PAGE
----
Tuesday, July 04, 2006

Jews for Jesus Hits the New York Times

The New York City Behold Your God campaign has taken the notice of the New York Times, which did a very good and fair job of presenting Jews for Jesus' views and those of their opponents.

There was actually a lot to chew on in a relatively short article.

First, the New York Times confirms that the Messiah is not just for Jews, but he is also for Gentiles:
Most of the people who pray with Jews for Jesus missionaries to accept Jesus Christ as their lord and savior are, in fact, non-Jews, according to the organization's statistics. But the group, which sends its monthly newsletter to 100,000 households, is most interested in engaging Jews with the Gospel.

As Isaiah wrote about the Messiah, Israel, and Goyim (that's Hebrew for "Gentiles"):
It is too light a thing that you should be my servant to raise up the tribes of Jacob and to bring back the preserved of Israel; I will make you as a light for the nations (goyim), that my salvation may reach to the end of the earth.

Craig Miller, of the Jewish Community Relations Council of New York, says Jews for Jesus is deceptive, which is a frequent charge, so it deserves a quick rebuttal here. "It's about deception pure and simple. The groups that are coming are bringing a deceptive message that one can be both Christian and part of the Jewish community."

Mr. Miller, it is only deceptive if my friends at Jews for Jesus don't believe what they are saying. And I can assure you that isn't the case unless you have access to information I don't. Deceptive would be "Jews for Somebody Who Isn't Jesus But Secretly We're For Jesus".

The article continues:
At the heart of the debate between Jewish leaders and members of Jews for Jesus is what it means to be Jewish, which involves not only faith but also ethnicity and culture.

Many Jewish leaders argue that because members of Jews for Jesus have adopted the central tenet of another faith, they have become apostates and are no longer members of the community. "We don't believe you can be a carnivorous vegetarian," said Rabbi Joseph Potasnik, executive vice president of the New York Board of Rabbis.

But Mr. Brickner of Jews for Jesus said a Jew is defined in the Bible and in society by being born of Jewish parents. Jews today have a variety of views toward religion, including not believing in God, he said, yet are considered Jewish. "You may become a bad Jew, but you can't become a non-Jew," he said.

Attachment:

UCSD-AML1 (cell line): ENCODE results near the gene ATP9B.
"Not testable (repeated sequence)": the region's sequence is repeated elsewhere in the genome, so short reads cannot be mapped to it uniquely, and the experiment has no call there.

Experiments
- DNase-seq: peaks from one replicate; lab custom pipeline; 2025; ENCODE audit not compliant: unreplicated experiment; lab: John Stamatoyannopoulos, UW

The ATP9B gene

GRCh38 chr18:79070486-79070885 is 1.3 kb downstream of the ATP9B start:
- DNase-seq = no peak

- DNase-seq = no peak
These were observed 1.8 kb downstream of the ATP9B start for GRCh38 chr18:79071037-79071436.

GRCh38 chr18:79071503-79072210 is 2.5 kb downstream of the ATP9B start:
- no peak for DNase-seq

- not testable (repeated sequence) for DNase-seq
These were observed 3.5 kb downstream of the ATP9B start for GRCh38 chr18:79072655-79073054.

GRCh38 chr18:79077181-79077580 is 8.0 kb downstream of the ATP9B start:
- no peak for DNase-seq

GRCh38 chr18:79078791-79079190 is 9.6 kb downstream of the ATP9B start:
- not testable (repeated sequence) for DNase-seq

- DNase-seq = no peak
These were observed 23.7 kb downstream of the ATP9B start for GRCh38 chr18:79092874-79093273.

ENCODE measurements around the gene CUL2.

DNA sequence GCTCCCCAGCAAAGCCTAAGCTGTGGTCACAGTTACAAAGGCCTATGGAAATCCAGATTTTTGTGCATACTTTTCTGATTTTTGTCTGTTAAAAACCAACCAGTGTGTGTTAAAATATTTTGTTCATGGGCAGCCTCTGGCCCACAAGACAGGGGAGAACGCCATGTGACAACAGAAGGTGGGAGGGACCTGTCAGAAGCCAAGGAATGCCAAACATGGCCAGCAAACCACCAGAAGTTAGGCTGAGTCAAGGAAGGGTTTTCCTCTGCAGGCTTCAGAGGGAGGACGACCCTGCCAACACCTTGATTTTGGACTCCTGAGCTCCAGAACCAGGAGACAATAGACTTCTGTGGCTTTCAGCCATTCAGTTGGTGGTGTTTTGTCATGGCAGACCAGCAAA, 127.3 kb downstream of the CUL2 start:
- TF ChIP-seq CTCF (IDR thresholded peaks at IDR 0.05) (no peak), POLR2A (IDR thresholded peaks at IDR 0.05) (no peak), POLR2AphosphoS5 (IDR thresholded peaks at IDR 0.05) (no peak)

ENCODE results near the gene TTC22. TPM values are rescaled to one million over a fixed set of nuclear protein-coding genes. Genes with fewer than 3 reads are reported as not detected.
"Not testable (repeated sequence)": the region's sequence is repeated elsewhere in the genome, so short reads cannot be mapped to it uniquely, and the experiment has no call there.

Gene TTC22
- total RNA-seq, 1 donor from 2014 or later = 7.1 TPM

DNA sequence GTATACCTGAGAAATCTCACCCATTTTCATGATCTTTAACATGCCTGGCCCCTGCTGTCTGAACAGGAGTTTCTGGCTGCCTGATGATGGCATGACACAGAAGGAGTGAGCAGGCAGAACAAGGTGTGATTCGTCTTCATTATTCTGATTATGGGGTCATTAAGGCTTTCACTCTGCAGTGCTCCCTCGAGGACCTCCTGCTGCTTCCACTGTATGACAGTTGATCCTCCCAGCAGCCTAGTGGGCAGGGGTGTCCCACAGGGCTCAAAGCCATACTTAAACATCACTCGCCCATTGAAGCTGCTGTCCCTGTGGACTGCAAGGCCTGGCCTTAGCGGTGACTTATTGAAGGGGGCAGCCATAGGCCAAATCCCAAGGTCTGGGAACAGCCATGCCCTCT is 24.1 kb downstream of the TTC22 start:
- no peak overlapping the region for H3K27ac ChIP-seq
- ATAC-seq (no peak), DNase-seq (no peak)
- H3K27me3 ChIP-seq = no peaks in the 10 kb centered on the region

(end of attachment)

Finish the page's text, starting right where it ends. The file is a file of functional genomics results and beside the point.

Now, the first part is almost right. Whether you can be Jewish and believe in Y'shua is an important question to ask. But the real debate is over whether Y'shua is the Messiah and whether the Tanakh supports his claims. And was he really resurrected from the dead?

If that's the case, the answer to the question is a slam dunk.

Now, notice Mr. Brickner's rebuttal. Assume for the sake of argument that Jesus isn't the Messiah. You can't become a non-Jew.

Who does the Talmud back? David Brickner or Rabbi Potasnik? David Brickner. Read from Sanhedrin 44a:
Israel hath sinned. R. Abba b. Zabda said: Even though [the people] have sinned, they are still [called] 'Israel'. R. Abba said: Thus people say, A myrtle, though it stands among reeds, is still a myrtle, and it is so called.

An unnamed Jewish person asks a good question:
"I don't understand how you become a Jew for Jesus," said a Jewish man in a skullcap in Herald Square on Thursday afternoon, furrowing his brow in disdain at Jeffrey B. Cohen, 47, a vice president of marketing at a major pharmaceutical company in Atlanta, who was distributing literature for the group. "How does that happen?"

That's a question that has an unique answer for each person, but still a good question. Soon, I will publish one such answer.


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